We demonstrated that a vast majority of patients with high-grade gliomas (HGG) over-express IL13R-α2, an X-linked receptor for Interleukin13 (IL13). We have proposed that epigenetic mechanisms involving activating protein 1 (AP-1) activity regulate the expression of IL13R-α2 in HGG and recent studies demonstrated that the promoter region ofthe receptor’s gene contains both AP-1 and STAT-6 binding sites. We have documented that IL13R-α2 is a very attractive molecular target for anti-HGG targeted therapies. However, little is known whether and how the expression of this receptor is regulated and thus we conducted series of experiments in which either AP-1 or STAT-6 stimulatory cytokines were used, and the levels of receptor monitored. The IL13R-α2 receptor protein levels were examined by Western blot and by immunohistochemistry (IH) in a variety of HGG cells and normal cells. Thus, the cells were treated with epidermal growth factor (EGF) or IL4 or tumor necrosis factor alpha (TNFα), AP-1 and STAT-6 stimulants, respectively. We found that serum-starved HGG cells, such as A-172 MG, U-251 MG, G48a, SNB-19 and U-87 MG, had the levels of immunoreactive IL13R-α2 significantly diminished as detected by both Western blot and IH indicating that this receptor is over-expressed in HGG in a non-constitutive manner. The addition of EGF or TNFα, or IL4 to cells increased prominently the levels of IL13R-α2 protein, usually by three to ten-fold, the extent of which was cytokine-, cell line- and time-dependent. For example, EGF up-regulated the receptor most potently after 24-h treatment in the U-251 MG cells and after 36-h treatment in G48a cells, while IL4 had little effect. We next examined whether an already elevated IL13R-α2 could be further up-regulated by the studied cytokines in the presence of serum in HGG cells. We found that supra-physiologic concentrations of EGF and TNFα, and to a much lesser extent of IL4, could further increase the levels of the receptor in HGG cells. The same experiments were performed on transformed normal glial cells (SVGp12), human endothelial cells (HUVEC) and keratinocytes (HaCat). In general, the background levels of the immunoreactive IL13R-α2 were very low in normal cells when compared with HGG cells. EGF, TNFα or IL4 increased the receptor levels, but they remained still much lower than these found in HGG cells. IL13R-α2 is currently utilized pre-clinically and clinically as a target for targeted recombinant cytotoxins, viruses, cytolytic T cells and vaccines. We demonstrate that a short-term pre-treatment of HGG cells with AP-1 and STAT-6 stimulatory cytokines, some of them with inherent anti-tumor activity, may provide a therapeutic advantage by up-regulating the levels of IL13R-α2.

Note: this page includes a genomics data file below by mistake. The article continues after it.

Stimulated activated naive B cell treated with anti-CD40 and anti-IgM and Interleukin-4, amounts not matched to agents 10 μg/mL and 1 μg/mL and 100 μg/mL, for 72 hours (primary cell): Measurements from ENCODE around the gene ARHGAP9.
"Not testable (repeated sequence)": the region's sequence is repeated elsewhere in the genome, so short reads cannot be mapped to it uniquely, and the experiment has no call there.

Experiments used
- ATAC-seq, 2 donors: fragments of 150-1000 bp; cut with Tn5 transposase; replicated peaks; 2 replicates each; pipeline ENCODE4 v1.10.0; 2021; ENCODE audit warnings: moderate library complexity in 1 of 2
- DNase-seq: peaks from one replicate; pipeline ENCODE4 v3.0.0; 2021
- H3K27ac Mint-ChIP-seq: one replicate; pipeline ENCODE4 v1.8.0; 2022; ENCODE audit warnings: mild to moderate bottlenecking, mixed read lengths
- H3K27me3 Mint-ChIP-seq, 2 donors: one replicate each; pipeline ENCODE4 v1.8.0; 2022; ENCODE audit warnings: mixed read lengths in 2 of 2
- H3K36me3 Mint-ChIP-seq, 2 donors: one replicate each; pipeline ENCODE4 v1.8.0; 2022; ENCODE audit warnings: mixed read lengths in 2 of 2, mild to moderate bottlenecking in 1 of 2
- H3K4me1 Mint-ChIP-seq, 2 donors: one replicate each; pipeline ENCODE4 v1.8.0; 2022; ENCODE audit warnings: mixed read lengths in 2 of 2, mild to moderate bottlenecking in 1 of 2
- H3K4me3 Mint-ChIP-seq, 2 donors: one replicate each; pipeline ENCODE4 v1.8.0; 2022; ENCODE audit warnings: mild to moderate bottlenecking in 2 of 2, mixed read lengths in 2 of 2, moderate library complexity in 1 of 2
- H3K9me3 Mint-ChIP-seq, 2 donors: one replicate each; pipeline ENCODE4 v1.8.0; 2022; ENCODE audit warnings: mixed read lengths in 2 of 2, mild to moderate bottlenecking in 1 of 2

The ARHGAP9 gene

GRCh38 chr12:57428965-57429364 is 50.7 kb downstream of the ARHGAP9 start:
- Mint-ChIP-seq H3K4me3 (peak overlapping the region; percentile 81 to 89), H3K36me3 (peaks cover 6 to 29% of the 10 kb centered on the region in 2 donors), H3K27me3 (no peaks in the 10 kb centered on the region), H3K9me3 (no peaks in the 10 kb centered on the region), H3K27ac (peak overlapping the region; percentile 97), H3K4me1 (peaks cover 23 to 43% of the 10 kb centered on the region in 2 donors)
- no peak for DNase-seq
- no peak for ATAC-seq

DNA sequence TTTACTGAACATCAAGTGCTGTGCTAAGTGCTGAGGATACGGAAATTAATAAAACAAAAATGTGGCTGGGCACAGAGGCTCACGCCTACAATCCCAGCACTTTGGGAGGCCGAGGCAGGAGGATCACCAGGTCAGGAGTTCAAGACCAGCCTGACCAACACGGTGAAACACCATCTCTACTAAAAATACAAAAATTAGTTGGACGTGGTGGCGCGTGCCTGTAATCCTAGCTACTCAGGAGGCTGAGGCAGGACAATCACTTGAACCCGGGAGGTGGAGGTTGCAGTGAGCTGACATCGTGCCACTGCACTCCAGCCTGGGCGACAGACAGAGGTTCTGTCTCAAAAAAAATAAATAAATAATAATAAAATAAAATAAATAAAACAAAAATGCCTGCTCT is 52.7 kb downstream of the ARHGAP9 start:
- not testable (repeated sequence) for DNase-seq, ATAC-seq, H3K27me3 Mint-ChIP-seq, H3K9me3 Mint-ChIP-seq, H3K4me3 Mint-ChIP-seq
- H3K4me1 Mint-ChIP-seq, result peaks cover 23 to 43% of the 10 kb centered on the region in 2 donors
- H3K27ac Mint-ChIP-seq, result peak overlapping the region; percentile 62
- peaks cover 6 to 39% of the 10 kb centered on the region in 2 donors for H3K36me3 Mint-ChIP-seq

[Proc Amer Assoc Cancer Res, Volume 46, 2005]